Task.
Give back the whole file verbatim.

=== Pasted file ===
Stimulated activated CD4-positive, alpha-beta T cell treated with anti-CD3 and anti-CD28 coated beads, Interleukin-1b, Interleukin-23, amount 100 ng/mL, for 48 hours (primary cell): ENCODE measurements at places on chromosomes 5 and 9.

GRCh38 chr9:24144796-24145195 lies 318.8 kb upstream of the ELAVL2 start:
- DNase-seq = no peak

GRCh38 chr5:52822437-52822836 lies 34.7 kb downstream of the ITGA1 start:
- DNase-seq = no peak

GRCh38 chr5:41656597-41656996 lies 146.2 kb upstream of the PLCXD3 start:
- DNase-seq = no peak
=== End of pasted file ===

Stimulated activated CD4-positive, alpha-beta T cell treated with anti-CD3 and anti-CD28 coated beads, Interleukin-1b, Interleukin-23, amount 100 ng/mL, for 48 hours (primary cell): ENCODE measurements at places on chromosomes 5 and 9.

GRCh38 chr9:24144796-24145195 lies 318.8 kb upstream of the ELAVL2 start:
- DNase-seq = no peak

GRCh38 chr5:52822437-52822836 lies 34.7 kb downstream of the ITGA1 start:
- DNase-seq = no peak

GRCh38 chr5:41656597-41656996 lies 146.2 kb upstream of the PLCXD3 start:
- DNase-seq = no peak